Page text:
Walkathon in Bangalore to promote the cause of saving a girl child

Bangalore, Oct.14 (ANI): A walkathon was held here on Sunday to promote the cause of saving a girl child.

India is advancing but many women still trapped in dark ages. India's women are discriminated against, abused and even killed on a scale unparalleled in the top 19 economies of the world, according to a poll by the Thomson Reuters Foundation.

The poll results - based on parameters such as quality of health services, threat of physical and sexual violence, level of political voice, and access to property and land rights - jars with the modern-day image of India.

A girl's fight for survival begins in the womb due to an overwhelming desire for sons and fear of dowry, which has resulted in 12 million girls being aborted over the last three decades, according to a 2011 study by The Lancet.

The marathon was organised by a management college and a school in the city.

Secretary of centre for Developmental Education at a business school, Sanjay Parode said India must concentrate on this cause in order to control the growing difference in the sex ration.

"Saving a girl child is something, which India as a country must concentrate on. We have to maintain the sex ration in the country and ensure that we give an equal opportunity to the other sex for building themselves up and leading the country in the future," said Parode.

Social workers say decades of aborting female babies in a deeply patriarchal culture has led to a decline in the population of women in some parts of India and in turn has resulted in rising incidents of rape, human trafficking and the emergence of "wife-sharing" amongst brothers.

Aid workers say the practice of female foeticide has flourished among several communities across the country because of a traditional preference for sons, who are seen as old-age security.

An Indian athlete, Reeth Abraham, who flagged off the marathon, said as most of the youngsters are present for the marathon, so this will surely make a difference on their mindset.

"In the cities, we still feel that things like this don't happen and it only happen in villages but discreetly there are big families who still do not want to have a girl child. If somebody is starting a family and the lady is pregnant and she comes to know it's a girl child, they don't want the first child to be a girl child and we think it does not happen with people around us but it does happen and this will open the eyes of youngsters and of people who are not aware of what is happening in the country. Since many of the school children are here and they are boys and girls, so it's definitely going to make a difference," said Abraham.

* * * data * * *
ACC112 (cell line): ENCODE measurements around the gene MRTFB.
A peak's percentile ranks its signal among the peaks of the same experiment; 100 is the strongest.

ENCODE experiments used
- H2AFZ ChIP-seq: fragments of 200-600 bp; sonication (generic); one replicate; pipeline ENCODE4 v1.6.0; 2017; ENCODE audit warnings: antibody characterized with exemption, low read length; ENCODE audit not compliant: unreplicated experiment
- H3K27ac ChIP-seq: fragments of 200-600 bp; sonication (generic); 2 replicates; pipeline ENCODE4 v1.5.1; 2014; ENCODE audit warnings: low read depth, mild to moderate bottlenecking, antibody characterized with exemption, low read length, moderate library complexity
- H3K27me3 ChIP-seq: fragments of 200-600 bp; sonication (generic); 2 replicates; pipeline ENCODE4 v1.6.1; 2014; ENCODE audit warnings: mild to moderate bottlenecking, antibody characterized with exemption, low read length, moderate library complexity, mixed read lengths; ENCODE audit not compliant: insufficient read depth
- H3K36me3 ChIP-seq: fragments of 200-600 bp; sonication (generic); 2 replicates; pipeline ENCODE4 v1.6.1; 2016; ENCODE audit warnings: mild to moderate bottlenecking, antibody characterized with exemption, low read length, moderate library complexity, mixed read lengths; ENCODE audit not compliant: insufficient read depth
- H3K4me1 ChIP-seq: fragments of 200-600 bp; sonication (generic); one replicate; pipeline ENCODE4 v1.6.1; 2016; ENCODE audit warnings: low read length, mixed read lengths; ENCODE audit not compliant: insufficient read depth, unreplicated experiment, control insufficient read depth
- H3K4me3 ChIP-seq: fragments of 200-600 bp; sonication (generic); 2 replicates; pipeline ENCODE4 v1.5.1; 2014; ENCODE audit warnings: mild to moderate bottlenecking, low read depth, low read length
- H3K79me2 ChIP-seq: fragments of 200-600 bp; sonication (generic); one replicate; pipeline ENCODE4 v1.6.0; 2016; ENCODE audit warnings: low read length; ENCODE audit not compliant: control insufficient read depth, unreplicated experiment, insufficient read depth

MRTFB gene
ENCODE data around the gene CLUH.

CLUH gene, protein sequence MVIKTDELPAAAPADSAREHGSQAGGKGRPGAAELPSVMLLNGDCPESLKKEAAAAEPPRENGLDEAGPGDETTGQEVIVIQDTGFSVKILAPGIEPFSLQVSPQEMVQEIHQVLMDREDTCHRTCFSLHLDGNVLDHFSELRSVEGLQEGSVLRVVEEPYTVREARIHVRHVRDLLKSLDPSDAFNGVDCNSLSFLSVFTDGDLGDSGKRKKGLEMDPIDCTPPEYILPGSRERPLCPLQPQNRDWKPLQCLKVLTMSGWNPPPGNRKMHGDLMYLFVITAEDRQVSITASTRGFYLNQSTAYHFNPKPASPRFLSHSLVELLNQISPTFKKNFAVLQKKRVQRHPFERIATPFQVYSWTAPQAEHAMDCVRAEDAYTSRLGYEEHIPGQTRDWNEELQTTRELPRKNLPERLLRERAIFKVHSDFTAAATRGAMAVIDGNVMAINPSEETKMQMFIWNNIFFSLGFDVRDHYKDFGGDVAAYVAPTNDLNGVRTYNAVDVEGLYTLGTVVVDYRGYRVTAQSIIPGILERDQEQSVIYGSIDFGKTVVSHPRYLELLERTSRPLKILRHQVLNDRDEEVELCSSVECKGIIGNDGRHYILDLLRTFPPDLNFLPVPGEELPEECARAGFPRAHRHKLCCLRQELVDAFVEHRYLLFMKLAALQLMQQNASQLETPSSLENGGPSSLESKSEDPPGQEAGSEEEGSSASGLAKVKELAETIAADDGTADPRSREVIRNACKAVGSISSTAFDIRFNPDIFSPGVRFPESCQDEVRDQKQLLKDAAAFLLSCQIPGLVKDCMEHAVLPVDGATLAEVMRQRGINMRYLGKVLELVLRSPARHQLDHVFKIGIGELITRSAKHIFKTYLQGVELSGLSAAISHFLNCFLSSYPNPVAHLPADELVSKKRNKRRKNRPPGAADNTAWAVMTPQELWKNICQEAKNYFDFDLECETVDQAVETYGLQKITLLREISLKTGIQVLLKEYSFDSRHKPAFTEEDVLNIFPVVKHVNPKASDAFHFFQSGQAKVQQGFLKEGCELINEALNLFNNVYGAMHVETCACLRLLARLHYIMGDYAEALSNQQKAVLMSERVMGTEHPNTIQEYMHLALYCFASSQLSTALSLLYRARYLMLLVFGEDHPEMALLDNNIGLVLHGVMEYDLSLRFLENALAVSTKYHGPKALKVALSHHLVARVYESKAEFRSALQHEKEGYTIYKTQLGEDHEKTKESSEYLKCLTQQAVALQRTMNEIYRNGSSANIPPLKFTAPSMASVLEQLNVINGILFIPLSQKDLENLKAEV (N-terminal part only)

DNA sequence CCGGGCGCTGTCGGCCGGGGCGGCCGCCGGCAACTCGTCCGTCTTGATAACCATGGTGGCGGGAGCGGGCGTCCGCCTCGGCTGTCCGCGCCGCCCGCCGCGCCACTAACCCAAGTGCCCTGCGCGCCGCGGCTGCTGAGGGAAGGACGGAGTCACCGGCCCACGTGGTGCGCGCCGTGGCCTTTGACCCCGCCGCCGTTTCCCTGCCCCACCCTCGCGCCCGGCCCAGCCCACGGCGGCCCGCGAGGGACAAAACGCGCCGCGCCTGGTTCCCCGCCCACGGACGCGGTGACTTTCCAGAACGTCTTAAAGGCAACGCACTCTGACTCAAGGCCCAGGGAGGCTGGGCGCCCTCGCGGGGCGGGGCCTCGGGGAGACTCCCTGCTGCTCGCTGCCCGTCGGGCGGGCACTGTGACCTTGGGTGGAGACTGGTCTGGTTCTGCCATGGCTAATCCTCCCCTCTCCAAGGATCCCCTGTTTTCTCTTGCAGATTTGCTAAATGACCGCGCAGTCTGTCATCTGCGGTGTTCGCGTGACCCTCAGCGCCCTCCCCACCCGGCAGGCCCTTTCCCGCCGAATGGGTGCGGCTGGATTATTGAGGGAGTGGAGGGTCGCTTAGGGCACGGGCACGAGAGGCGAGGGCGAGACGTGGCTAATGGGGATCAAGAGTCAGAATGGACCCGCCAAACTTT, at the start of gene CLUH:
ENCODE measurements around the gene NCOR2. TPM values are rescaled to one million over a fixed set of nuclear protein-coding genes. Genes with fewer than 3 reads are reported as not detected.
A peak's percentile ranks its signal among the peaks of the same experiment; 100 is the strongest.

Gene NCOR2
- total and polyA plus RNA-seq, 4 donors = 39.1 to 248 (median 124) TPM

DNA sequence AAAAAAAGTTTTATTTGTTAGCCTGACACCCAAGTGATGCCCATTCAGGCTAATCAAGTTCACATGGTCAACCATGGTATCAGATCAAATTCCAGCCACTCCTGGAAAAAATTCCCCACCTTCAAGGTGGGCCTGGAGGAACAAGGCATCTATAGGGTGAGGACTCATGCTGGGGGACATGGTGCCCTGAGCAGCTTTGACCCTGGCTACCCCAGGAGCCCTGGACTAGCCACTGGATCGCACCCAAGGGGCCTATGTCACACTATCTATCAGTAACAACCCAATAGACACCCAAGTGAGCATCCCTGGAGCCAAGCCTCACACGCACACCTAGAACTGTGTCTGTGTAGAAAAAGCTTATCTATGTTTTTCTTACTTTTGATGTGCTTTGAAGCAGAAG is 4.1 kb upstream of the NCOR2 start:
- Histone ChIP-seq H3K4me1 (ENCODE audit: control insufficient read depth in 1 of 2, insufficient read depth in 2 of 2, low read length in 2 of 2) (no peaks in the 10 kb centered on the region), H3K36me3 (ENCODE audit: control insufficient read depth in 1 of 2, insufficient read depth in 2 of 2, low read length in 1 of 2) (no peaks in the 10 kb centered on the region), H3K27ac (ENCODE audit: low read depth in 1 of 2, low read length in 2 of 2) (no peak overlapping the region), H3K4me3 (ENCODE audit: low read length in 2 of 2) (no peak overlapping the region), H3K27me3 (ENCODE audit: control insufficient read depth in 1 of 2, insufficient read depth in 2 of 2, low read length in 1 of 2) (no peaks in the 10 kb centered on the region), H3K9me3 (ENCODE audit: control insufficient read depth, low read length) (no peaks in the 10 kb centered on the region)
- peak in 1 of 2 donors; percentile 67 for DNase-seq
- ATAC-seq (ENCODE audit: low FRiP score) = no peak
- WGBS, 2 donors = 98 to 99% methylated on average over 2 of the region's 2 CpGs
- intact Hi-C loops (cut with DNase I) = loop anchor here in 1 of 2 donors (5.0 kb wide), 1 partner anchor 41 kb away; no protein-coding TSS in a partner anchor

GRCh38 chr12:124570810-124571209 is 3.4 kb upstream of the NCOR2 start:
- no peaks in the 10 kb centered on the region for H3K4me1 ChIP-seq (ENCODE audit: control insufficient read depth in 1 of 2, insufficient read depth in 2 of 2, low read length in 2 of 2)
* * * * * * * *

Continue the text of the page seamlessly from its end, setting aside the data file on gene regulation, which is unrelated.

Around 500 people participated in the marathon, which covered a distance of 2.5 kilometres.

The threats in India are manifold - from female foeticide, child marriage, dowry and honour killings to discrimination in health and education.

Despite laws banning expectant parents from doing pre-natal tests to determine the gender of their unborn child, the illegal abortion of female foetuses is still common in some parts of India, where a preference for sons runs deep.

Provisional results from the Census of India show that while the female to male ratio in the population has improved since the last census in 2001, the number of girls under six years old has declined for the fifth consecutive decade.

There are now 940 females to every 1,000 males in India, compared to 933 in 2001, said the report. But the national child sex ratio shows there are only 914 girls compared with 927 a decade ago.

Sons, in traditionally male-dominated regions, are viewed as assets-breadwinners who will take care of the family, continue the family name, and perform the last rites of the parents, an important ritual in many faiths.

Daughters are seen as a liability, for whom families have to pay substantial wedding dowries. Protecting their chastity is a major concern as instances of pre-marital sex are seen to bring shame and dishonour on families.

The government banned sex determination tests using techniques like ultrasonography and amniocentesis in 1996, to stop parents aborting children when they were found to be female.

But in states like Haryana, Punjab and Gujarat, as well as the national capital, Delhi, the practice continues with private doctors offering the service illegally to those willing to pay.

Women's rights activists say breaking down these deep-rooted, age-old beliefs is a major challenge. (ANI)